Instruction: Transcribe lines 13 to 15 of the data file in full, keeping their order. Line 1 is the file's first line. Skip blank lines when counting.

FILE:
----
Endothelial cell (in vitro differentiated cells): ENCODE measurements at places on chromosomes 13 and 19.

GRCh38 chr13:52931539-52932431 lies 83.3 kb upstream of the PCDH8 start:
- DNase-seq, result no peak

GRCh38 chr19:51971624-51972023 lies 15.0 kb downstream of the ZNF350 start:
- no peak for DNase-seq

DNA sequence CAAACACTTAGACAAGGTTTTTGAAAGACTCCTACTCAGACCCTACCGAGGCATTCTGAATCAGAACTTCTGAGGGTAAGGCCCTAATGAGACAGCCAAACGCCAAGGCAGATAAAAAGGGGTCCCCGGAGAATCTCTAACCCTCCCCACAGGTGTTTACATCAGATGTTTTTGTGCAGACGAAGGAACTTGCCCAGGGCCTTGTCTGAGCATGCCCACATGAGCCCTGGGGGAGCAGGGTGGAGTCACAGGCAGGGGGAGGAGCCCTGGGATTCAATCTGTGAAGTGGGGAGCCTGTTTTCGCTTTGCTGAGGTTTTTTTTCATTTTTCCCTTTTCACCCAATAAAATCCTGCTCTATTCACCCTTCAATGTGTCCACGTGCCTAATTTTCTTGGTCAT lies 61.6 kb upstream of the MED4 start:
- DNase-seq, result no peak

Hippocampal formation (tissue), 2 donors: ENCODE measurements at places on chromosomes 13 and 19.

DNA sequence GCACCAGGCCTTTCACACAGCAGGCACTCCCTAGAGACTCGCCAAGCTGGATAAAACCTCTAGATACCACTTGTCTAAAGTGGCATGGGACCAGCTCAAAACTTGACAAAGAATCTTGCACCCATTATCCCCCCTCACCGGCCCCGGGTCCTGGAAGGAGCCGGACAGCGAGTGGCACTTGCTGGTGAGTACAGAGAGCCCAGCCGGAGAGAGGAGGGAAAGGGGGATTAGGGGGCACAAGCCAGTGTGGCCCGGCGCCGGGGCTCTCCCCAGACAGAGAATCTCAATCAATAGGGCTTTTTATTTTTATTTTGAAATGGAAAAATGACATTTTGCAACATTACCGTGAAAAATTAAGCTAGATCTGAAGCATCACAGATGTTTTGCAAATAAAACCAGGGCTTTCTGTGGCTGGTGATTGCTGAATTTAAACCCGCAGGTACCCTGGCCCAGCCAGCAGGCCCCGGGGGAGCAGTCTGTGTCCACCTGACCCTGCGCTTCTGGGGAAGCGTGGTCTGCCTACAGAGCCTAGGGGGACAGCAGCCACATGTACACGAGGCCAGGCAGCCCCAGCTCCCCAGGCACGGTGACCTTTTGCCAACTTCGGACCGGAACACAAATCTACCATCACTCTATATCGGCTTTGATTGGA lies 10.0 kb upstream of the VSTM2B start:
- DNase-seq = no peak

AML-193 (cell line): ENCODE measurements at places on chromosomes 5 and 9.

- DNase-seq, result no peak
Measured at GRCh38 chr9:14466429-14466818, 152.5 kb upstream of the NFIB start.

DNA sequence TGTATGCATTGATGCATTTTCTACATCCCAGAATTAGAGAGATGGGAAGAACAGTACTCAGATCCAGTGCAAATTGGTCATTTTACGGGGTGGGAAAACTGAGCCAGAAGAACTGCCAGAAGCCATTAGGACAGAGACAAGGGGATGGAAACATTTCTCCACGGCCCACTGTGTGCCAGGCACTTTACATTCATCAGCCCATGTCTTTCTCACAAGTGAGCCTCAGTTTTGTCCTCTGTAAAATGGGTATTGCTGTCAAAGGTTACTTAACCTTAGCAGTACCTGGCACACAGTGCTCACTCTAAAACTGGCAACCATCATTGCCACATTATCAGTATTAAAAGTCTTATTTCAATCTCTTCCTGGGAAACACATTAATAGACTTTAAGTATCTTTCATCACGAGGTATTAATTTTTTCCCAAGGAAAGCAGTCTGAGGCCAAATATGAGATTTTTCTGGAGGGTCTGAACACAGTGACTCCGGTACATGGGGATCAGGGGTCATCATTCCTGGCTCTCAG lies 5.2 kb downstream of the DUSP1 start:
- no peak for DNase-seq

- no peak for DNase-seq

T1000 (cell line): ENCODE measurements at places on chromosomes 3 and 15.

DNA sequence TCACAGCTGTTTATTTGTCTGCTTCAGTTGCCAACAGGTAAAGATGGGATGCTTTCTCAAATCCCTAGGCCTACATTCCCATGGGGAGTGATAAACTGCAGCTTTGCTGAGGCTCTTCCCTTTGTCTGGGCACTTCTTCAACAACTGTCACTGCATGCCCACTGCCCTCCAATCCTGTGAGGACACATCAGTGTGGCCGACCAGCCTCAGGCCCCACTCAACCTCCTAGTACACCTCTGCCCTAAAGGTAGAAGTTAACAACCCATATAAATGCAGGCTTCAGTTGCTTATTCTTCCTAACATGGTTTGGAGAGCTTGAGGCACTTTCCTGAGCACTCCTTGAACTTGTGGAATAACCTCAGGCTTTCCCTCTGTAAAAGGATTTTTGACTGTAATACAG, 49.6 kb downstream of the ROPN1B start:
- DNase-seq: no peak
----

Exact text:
Measured at GRCh38 chr9:14466429-14466818, 152.5 kb upstream of the NFIB start.

DNA sequence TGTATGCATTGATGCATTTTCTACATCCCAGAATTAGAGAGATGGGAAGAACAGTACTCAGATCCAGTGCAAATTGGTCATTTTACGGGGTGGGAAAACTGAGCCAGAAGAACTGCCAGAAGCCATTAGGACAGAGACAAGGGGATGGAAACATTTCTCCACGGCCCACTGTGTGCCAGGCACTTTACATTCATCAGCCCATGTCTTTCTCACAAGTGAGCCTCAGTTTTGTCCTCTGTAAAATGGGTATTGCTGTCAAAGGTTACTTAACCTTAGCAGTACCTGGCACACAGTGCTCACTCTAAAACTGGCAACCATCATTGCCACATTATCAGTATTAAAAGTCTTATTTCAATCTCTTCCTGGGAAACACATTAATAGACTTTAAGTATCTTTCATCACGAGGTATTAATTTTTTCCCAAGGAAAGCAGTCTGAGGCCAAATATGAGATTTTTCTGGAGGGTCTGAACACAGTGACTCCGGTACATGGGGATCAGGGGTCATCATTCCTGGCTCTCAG lies 5.2 kb downstream of the DUSP1 start:
- no peak for DNase-seq